res <- naresid(object$na.action, res) if (type == "partial") res <- res + predict(object, type = "terms") res } <bytecode: 0x000000000a27cfc0> <environment: namespace:stats> > M$family$variance function (mu) mu * (1 - mu) <bytecode: 0x000000000a191810> <environment: 0x0000000008b31710>  1 Answer chisq.test(table(d$p,d$y))  This command is not computing the chi-square test you think. Notice that the table command is going to create a contingency table of the two vectors and perform a chi-square test of independence. As an example of what the table command is doing, check out the 2 by 2 table created below table( c("Y", "Y", "N", "N"), c(1,1,1,0)) 0 1 N 1 1 Y 0 2  I don't think there is any function that will give you a chi-squared statistic of the form$\sum (O_i - P_i)^2/P_i$because this does not correspond to a chi-squared test I am aware of! If you are trying to perform a test of goodness of fit, you might want to check out the Hosmer-Lemeshow goodness of fit test. In looking through the residuals function, it appears you stumbled upon the formula for Pearson residuals, but the motivation for these residuals is not for the purpose of performing a Pearson chi-squared test! Notice that since your data are bernoulli (binomial with$N=1$),$E(Y_i)=p_i$and$Var(Y_i)=p_i(1-p_i)$. Thus, the Pearson residuals are equivalent to standardizing$Y_i$by its estimated mean and variance. See Residuals from glm model with log link function for a discussion of what the Pearson residuals are typically used for. However, in this case of binary logistic regression, it's impossible to misspecify the relationship between the mean and variance of a bernoulli random variable. Thus the Pearson residuals won't help to diagnose overdispersion because it's impossible to have overdispersion in a binary logistic regression. It is possible, however, to have overdispersion in a binomial logistic regression where$Y_i \sim binomial(N, p_i)$and$N>1$. • Thanks for the anwer. I'm not certain I understand though... – Wilmerton May 8 '14 at 6:58 • First, the$\chi^1$test statistic formula I gave is quoted in many places. It is used in this book, for instance, for a goodness-of-fit. Second, I just now found a book which quote (p.144) the second formula in my question for the "Pearson chi-square statistic". It's nice that you provide a clear explanation of why the second formula provide a$\chi^1$independent of$p_i$. +1 if I had the reputation... – Wilmerton May 8 '14 at 7:43 • So, here is a reformulation of my question: why are the Pearson residuals defined differently? Is it context dependent? – Wilmerton May 8 '14 at 7:44 • Take a look at the formula here. otexts.org/node/645 Note that the terms are normally$O_i$and$E_i$and almost all of the expected counts$E_i\$ have to be larger than 5. See the rules in section 5.3. The Pearson residuals are used in generalized linear models, glm's, and are dependent upon the model chosen for the data (binomial, poisson, negative binomial, gamma, etc. each of which would have a different mean variance relationship, and thus a different denominator). They're defined differently because they are being used differently. – jsk May 8 '14 at 16:07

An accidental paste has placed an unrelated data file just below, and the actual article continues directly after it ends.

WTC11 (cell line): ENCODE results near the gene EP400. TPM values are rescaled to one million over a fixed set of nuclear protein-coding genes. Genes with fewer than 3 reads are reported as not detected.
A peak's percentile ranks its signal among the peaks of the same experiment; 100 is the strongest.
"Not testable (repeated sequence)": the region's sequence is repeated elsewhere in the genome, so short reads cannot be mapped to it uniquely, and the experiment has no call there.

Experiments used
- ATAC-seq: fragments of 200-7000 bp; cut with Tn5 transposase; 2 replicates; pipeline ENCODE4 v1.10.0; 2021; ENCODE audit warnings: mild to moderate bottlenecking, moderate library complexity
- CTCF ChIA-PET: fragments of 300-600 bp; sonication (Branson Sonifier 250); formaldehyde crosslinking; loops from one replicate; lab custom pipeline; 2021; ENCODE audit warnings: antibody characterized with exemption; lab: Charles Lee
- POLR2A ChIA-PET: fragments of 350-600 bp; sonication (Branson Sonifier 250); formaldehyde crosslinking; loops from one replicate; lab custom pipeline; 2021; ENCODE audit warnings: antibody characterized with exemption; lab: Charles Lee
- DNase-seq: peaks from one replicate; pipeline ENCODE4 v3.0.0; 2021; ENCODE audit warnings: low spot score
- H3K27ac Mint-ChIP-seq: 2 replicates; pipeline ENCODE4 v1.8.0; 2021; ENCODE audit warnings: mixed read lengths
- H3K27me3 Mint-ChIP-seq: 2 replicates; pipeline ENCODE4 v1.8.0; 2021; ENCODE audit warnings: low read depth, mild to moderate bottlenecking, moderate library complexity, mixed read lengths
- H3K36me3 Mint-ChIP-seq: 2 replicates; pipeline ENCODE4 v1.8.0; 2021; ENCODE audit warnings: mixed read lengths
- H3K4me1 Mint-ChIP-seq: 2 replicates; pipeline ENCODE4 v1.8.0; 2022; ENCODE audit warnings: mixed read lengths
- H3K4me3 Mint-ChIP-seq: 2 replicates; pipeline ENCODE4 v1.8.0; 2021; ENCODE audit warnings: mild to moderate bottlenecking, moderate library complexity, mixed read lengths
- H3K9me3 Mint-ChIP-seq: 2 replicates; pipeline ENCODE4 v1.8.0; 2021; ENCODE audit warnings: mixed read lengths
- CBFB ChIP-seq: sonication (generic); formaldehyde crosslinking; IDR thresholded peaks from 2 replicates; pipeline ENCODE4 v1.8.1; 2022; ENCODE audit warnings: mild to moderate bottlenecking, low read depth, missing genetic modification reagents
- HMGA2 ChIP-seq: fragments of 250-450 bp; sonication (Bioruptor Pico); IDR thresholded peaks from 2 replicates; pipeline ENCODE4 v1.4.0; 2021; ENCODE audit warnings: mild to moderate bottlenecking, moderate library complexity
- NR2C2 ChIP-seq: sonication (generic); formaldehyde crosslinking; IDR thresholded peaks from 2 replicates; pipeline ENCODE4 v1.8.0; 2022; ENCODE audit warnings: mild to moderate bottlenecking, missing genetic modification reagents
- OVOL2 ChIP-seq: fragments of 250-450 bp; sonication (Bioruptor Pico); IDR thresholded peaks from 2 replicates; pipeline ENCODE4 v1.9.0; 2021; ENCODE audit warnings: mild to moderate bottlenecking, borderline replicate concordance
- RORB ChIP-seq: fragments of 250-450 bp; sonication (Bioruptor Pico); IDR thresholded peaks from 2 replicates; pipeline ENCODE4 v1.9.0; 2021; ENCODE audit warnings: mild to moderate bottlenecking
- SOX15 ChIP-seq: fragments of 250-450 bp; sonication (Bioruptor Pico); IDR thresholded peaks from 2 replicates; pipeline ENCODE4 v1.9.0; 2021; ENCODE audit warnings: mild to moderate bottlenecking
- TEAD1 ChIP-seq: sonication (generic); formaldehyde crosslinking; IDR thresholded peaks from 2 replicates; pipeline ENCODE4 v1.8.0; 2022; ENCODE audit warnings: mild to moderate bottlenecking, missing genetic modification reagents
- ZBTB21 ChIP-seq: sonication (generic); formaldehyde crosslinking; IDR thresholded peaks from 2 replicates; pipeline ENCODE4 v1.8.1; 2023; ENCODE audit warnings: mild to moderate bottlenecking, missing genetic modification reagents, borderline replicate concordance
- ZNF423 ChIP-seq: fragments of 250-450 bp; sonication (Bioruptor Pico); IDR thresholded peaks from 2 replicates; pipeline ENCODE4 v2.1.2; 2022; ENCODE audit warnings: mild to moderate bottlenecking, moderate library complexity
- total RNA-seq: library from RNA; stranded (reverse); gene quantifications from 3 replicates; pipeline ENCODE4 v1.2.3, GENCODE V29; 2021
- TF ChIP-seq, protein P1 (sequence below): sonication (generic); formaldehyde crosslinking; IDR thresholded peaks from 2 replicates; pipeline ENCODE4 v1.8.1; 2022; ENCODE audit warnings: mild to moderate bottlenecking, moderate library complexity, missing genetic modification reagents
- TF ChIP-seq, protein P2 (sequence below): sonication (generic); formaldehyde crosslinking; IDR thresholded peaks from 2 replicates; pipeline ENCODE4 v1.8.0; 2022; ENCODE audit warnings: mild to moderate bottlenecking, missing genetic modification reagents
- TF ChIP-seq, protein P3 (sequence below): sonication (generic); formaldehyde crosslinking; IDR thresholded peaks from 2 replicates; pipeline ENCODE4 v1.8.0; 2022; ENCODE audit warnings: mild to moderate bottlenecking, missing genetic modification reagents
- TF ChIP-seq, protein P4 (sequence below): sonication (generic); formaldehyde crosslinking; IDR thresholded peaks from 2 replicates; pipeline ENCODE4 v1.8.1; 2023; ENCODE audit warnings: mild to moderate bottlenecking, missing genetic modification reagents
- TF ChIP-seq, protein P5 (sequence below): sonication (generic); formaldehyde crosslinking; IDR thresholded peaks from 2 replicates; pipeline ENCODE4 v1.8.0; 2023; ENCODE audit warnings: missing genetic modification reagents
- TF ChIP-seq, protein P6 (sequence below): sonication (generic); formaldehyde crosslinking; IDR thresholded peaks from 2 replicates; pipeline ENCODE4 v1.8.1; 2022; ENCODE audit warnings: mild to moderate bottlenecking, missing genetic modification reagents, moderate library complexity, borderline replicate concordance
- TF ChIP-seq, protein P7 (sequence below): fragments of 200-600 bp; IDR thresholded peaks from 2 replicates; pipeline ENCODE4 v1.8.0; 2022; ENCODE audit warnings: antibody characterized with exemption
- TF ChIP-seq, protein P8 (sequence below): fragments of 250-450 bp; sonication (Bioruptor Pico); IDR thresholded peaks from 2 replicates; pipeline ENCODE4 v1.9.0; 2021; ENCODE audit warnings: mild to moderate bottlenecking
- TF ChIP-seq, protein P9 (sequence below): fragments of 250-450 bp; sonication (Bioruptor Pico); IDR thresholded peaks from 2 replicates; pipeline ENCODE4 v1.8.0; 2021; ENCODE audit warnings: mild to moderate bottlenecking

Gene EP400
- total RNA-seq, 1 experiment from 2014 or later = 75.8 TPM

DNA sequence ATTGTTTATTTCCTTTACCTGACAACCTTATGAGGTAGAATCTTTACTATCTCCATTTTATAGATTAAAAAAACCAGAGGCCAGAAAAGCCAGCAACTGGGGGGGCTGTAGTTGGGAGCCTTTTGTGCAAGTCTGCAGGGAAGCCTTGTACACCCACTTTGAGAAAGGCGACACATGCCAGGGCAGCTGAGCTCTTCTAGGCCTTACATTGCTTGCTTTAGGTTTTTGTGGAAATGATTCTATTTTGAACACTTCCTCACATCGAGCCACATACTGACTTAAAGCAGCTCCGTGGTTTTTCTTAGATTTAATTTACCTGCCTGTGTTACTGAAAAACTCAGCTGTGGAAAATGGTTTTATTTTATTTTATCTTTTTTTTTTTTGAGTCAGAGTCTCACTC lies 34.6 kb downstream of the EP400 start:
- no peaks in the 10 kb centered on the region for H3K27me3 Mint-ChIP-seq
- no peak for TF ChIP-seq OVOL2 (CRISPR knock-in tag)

• @Wilmerton The goal of creating Pearson residuals is to create standardized residuals that should be mean zero with variance of 1 if the model specified is true. I hope that I have been able to clear up some of your confusion. – jsk May 9 '14 at 3:10